Doc one up: Emerging filmmakers get an opportunity to watch the industry from up close
Toronto's reputation as a documentary-loving city is stoked every spring by the Hot Docs Canadian International Documentary Festival
. This year's lineup offers 189 films, including dozens of world premieres, from a record-breaking 51 countries.
But Hot Docs is also a conference for doc makers, attracting thousands of industry types. Offerings for youth have been limited, but that's changing this month with the launch of Doc Accelerator, a program designed for young, aspiring filmmakers to help inspire them and give them a foot in the door of the industry. Those lucky enough to be chosen can attend all screenings free of charge. But the real score is an insider's look at the business, including exclusive workshops, access to conference sessions and interaction with industry veterans.
We talked to Brett Hendrie, Hot Docs' managing director, about cultivating documentary filmmaking's next superstars.
Jaclyn Law: How did Doc Accelerator come about?
We've always had a commitment to providing space at the festival for youth and for emerging filmmakers, and we'd sporadically introduced programs on a limited basis. Those were really well received, but it wasn't something we had the resources to put a lot of time or staff energy into. What we determined to do this year was put more resources behind it. We did some fundraising, and decided to partner with Manifesto
, [which is known for] its live event with music and art, geared towards youth. Doc Accelerator is a partnership between us and them and other groups: Media Intelligence
, a training and HR company for the media sector; Jumpwire
, which runs events and is a production company, and they do a lot of training with information about technology, film, television and documentaries; and Schools Without Borders
—they're mainly helping with community outreach, getting the word out to students, and helping us select participants. What we wanted to do was create a program that was more robust for youth/emerging filmmakers, so we partnered with these groups of varying sizes, in terms of scope of partnership. Hot Docs is the lead, and we're the ones developing the curriculum.
How does the program work?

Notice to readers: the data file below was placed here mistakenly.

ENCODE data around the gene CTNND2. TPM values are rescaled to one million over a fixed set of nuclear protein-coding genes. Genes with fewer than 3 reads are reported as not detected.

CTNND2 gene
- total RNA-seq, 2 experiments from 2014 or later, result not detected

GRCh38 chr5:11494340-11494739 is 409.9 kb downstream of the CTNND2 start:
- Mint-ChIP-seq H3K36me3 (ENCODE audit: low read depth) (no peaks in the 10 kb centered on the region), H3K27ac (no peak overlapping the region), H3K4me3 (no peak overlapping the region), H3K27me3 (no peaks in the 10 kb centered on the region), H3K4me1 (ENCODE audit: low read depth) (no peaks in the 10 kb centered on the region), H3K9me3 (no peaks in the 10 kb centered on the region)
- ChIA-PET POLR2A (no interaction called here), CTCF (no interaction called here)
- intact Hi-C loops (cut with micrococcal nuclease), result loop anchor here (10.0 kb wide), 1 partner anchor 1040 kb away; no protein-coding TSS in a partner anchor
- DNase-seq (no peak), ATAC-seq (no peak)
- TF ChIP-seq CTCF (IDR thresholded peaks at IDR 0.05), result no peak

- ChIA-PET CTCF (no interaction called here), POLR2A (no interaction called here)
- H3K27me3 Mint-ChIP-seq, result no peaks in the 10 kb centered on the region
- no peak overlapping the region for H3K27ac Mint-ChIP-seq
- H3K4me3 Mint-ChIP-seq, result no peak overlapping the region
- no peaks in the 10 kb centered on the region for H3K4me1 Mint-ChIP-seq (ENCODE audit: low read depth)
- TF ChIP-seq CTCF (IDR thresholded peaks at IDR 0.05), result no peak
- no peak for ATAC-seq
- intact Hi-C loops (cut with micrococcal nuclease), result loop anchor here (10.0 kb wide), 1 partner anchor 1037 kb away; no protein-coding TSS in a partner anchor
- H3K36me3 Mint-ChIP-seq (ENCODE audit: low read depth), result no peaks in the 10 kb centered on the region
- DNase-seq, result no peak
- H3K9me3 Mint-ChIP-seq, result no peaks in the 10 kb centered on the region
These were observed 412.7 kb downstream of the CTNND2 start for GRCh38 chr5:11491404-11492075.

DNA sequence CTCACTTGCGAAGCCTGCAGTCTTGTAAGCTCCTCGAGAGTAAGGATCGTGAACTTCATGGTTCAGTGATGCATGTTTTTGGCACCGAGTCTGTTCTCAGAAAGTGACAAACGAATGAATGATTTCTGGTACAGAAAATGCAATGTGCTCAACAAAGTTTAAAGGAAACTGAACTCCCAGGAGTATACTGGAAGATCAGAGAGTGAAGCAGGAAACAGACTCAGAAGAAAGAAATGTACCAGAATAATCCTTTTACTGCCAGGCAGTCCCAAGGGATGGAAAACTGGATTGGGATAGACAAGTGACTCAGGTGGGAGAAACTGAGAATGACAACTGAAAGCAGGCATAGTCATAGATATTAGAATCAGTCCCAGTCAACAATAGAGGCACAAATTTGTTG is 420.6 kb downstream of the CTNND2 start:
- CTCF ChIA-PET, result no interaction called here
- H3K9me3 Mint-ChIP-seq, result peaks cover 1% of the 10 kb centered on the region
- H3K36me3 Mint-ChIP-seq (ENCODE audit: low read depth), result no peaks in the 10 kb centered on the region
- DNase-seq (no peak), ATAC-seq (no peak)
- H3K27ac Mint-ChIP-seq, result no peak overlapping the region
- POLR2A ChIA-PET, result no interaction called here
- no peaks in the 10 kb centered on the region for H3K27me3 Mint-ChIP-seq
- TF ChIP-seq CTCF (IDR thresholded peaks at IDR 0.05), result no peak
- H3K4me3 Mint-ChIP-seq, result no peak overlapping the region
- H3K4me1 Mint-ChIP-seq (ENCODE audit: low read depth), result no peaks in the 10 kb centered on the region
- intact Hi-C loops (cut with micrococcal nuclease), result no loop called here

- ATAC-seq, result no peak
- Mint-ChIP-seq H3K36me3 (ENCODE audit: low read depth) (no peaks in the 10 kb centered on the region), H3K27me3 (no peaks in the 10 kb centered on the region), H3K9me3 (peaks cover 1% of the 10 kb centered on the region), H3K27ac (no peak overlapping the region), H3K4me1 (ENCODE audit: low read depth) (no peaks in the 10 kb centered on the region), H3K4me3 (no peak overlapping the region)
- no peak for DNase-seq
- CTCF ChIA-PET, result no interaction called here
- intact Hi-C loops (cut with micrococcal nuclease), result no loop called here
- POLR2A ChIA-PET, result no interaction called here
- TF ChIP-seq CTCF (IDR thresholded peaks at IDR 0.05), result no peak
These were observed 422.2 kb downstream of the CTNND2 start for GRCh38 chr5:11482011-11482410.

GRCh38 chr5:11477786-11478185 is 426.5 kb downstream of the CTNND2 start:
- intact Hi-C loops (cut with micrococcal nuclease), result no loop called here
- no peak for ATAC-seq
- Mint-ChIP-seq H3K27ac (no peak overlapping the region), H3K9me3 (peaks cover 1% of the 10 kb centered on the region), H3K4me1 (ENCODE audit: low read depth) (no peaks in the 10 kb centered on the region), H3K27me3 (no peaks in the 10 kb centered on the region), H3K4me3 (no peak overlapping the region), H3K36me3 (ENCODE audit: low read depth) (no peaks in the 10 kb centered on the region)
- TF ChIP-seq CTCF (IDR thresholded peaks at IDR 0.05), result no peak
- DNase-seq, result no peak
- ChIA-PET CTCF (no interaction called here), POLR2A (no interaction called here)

Fifty youth with filmmaking aspirations, ages 18 to 30, will have free access to the festival, not just screenings but also the industry component—we have over 2,000 professionals attending conference events. Those 50 youth will have a curriculum of films, conference sessions and master classes to give them a roadmap for navigating the festival for the first time. We're picking conference sessions really tailored to their needs. In addition, we're doing some private sessions, organized by Media Intelligence and Jumpwire, a lot of nuts-and-bolts information about how to get a job in the industry, how to be productive, find your passion, develop your skill set. Our hope is they will emerge from the festival with a wealth of info about how the industry works. It's a bit of a crash course, but we hope that after the festival, we'll follow up with them, see how the program worked, see what they learned, what was useful to them. We hope to continue working with that cohort over some period of time—say, 12 to 24 months—to help them find internships, make sure they're informed about other useful training events and workshops, be a resource in terms of contact info and mentorship, and really help them get a leg up.
How are the participants chosen?
The selection committee will try to find people we think will get the most out of the program—not too senior or too junior. We want to make sure we're aligning the program with people interested in this as a career path instead of a way to kill a week or watch some movies. There are some interesting questions on the application form
—what are their inspirations, what are they frustrated by, barriers to access. It'll be a learning process for us, too, when we see the applicants.
How will the documentary community at large benefit from Doc Accelerator?
We'll have 50 people interested in getting into the community [doing] a really robust crash course, getting information to help them navigate it and help them be successful in their own right. I think it'll be a plus for the community. There are really good training programs offered within the city and elsewhere at the colleges, which are our partners, like Seneca
, and this isn't a replacement for those, but it's a great supplement. Or for people who choose not to go through that path, it's a way to get really hands-on within an environment that normally isn't available. You really have a concentration of the best and brightest documentary filmmakers, producers and funders attending Hot Docs, and this gives access to those people, all of their contacts and all the advice they can offer. So the community will benefit just by having a cohort of emerging filmmakers and emerging producers who kind of have the lay of the land, which is more than a lot of other filmmakers and producers can say that they have. And it's entirely free.
Who's covering costs?
The nice thing is, a lot of costs are opportunity costs for us, since we're holding the sessions anyway, but we also raised money from the Ontario Trillium Foundation and the provincial government. This is part of our mandate, so we can take some of our general operating funds and contribute that to the program.
For more info about Doc Accelerator or to apply, visit the Hot Docs website.
This interview has been edited and condensed.
Jaclyn Law is a writer, editor and documentary lover in Toronto.